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Is environmental innovation embedded within high-performance organisational changes? The role of human resource management and complementarity in green business strategies

  • Antonioli, Davide
  • Mancinelli, Susanna
  • Mazzanti, Massimiliano

This paper investigates whether firms’ joint implementation of organisational innovation and training may foster their adoption of environmental innovation (EI), and if this correlation falls within Porter Hypothesis (PH) framework. We study the relationship of complementarity between strategies of High Performance Work Practices (HPWP) and Human Resource Management (HRM) when EI adoption is the firms’ objective, using an original dataset on 555 Italian industrial firms regarding EI, HPWP and HRM, coherent with the last CIS2006-2008 survey. Results show that sector specificity matter. The only case in which strict complementarity is observed in organisational change concerns CO2 abatement, a relatively complex type of EI, but this is true only when the sample is restricted to more polluting (and regulated) sectors. This evidence is coherent with the Porter hypothesis: complementarity-related adoption of EI is an element of organisational change in firms that are subject to more stringent environmental regulations. Nevertheless, the fact that strict complementarity is not a diffuse factor behind the adoption of all environmental innovation indeed does not come as a surprise. At this stage in the development of green strategies, the share of eco-firms is still limited, even in advanced countries that are seeking tools for a new competitiveness. The full integration of EIs within the internal capabilities and firm's own assets is far from being reached, even in advanced and competitive industrial settings.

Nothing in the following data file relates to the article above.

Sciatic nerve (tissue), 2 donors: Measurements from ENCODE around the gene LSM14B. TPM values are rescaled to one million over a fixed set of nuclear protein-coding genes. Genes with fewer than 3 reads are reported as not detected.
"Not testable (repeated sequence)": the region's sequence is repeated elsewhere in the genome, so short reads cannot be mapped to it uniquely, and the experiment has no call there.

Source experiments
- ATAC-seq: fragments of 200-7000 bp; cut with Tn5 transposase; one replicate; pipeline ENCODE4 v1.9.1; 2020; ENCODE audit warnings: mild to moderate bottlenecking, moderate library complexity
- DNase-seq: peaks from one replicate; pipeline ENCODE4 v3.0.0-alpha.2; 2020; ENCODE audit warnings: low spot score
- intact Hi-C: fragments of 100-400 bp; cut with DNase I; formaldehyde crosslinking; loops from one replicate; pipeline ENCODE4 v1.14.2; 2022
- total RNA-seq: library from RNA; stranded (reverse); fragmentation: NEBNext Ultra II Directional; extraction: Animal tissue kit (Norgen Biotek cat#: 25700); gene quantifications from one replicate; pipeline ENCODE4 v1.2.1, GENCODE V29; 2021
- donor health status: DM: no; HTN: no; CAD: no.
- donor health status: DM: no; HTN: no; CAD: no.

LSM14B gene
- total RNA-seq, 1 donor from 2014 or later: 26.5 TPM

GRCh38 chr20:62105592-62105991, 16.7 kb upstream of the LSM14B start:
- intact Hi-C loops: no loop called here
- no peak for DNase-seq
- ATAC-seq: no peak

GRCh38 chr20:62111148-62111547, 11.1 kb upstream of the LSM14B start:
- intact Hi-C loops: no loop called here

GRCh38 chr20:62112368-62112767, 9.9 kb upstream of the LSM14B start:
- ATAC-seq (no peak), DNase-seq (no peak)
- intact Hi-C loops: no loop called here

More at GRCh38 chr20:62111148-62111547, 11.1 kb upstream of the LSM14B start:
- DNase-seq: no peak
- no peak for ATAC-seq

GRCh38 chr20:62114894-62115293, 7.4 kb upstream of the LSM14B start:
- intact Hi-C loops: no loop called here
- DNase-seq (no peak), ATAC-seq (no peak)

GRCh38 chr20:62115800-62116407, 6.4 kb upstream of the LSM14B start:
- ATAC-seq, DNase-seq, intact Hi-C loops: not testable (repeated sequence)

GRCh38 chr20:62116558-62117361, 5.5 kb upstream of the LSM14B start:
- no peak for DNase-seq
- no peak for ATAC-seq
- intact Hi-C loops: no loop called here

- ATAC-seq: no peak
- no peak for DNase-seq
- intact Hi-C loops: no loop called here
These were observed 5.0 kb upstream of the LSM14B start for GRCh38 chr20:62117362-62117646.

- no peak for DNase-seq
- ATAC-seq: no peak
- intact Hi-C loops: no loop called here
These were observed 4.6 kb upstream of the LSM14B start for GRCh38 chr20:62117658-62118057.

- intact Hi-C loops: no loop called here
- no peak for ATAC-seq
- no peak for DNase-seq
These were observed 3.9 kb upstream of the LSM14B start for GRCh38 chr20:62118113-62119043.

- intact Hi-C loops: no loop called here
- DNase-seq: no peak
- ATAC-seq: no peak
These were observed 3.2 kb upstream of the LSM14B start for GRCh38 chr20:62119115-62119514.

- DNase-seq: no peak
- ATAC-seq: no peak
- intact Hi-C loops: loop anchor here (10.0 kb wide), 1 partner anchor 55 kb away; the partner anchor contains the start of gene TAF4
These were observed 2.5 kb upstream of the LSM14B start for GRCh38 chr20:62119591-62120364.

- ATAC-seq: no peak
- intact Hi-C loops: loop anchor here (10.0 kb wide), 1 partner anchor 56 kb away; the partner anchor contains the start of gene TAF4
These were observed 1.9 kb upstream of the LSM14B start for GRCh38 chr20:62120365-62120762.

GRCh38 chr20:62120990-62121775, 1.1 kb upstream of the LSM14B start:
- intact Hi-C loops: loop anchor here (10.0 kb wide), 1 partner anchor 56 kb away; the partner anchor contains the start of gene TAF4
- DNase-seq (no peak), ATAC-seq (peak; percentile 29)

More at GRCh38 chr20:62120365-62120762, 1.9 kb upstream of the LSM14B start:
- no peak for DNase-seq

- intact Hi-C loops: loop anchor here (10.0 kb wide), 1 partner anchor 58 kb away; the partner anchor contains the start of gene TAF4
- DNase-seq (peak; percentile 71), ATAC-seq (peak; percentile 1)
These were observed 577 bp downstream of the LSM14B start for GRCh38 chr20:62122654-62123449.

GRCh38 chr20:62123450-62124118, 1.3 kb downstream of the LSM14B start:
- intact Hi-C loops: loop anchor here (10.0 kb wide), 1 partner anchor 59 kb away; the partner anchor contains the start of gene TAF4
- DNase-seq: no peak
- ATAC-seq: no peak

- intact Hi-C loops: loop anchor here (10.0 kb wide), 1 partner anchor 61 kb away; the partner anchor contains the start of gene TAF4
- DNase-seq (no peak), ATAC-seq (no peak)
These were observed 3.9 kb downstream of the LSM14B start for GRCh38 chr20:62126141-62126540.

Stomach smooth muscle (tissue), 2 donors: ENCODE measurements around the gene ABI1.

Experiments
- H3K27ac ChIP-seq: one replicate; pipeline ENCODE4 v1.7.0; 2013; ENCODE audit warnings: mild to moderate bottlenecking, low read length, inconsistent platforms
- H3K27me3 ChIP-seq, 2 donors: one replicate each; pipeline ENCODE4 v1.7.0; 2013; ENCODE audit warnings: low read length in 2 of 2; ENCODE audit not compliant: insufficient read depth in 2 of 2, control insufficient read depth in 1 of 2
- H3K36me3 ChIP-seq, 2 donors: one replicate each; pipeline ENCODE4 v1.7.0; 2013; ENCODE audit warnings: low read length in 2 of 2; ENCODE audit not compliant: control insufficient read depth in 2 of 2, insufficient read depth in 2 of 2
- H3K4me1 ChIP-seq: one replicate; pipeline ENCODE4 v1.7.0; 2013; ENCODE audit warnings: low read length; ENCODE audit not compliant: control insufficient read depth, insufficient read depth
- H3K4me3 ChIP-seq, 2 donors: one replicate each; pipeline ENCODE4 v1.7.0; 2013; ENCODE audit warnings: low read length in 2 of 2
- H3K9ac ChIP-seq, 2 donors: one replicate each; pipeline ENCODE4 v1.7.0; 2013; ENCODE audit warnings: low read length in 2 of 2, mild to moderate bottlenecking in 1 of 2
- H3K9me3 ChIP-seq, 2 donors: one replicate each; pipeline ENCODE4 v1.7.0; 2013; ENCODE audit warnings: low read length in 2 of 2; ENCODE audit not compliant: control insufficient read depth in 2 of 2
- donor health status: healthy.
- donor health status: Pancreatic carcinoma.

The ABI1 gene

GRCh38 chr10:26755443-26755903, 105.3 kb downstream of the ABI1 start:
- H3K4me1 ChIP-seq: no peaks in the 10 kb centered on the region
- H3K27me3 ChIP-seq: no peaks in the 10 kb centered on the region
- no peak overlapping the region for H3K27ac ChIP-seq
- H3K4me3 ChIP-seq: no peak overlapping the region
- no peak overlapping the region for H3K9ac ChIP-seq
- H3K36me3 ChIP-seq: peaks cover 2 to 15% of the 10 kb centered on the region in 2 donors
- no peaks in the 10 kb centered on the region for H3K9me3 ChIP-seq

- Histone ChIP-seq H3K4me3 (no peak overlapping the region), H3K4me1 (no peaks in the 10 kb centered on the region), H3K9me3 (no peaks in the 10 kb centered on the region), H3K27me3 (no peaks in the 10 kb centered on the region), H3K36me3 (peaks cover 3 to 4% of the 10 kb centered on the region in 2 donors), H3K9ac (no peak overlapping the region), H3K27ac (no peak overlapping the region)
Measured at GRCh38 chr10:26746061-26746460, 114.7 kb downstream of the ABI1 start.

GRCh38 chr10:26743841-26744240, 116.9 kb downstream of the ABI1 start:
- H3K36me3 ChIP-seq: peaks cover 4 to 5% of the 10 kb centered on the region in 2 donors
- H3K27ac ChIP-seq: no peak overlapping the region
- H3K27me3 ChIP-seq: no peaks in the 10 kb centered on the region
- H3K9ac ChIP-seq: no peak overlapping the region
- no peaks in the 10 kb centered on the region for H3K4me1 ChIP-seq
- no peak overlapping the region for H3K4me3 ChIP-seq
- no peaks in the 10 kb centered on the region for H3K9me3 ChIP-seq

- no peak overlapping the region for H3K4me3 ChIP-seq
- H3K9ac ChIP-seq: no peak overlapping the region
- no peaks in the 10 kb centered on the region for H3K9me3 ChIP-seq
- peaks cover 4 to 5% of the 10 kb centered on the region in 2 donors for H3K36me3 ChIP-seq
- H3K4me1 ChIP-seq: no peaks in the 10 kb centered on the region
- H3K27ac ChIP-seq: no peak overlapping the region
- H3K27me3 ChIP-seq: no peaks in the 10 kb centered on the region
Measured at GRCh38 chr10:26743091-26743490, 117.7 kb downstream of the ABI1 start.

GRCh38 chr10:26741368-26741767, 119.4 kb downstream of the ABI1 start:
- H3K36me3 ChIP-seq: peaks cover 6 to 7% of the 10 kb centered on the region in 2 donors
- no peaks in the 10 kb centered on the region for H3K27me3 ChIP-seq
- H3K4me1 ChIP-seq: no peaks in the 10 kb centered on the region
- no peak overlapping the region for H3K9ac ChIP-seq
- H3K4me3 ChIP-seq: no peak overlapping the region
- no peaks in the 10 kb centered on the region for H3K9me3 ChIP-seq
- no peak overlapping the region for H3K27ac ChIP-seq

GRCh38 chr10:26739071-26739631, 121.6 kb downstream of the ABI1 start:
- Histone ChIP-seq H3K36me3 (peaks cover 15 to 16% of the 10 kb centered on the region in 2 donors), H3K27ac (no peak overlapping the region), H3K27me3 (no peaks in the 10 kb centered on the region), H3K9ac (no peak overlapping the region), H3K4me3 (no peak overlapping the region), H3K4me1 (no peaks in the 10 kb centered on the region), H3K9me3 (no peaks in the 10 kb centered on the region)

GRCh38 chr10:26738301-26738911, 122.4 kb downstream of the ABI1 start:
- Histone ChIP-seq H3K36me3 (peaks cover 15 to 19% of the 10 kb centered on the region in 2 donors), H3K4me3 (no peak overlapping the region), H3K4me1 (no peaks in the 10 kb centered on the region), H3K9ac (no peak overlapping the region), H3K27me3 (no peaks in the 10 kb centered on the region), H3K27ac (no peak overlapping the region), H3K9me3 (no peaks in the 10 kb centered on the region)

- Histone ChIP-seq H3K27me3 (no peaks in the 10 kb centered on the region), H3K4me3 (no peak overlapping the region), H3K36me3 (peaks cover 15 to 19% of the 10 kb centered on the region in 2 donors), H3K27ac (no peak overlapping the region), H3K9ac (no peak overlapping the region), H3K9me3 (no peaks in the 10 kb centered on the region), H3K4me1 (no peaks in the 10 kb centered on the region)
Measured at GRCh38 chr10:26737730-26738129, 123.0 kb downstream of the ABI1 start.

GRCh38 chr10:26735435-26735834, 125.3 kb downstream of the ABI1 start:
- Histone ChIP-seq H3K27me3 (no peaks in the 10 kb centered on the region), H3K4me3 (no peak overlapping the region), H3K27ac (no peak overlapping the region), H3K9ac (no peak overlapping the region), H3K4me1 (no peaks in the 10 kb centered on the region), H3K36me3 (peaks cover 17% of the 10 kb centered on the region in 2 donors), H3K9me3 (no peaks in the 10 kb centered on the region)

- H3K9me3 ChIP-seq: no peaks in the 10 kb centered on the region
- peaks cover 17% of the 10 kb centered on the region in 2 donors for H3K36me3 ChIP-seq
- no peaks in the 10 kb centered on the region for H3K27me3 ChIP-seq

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Article provided by Elsevier in its journal Research Policy.

Volume (Year): 42 (2013)
Issue (Month): 4 ()
Pages: 975-988

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Handle: RePEc:eee:respol:v:42:y:2013:i:4:p:975-988
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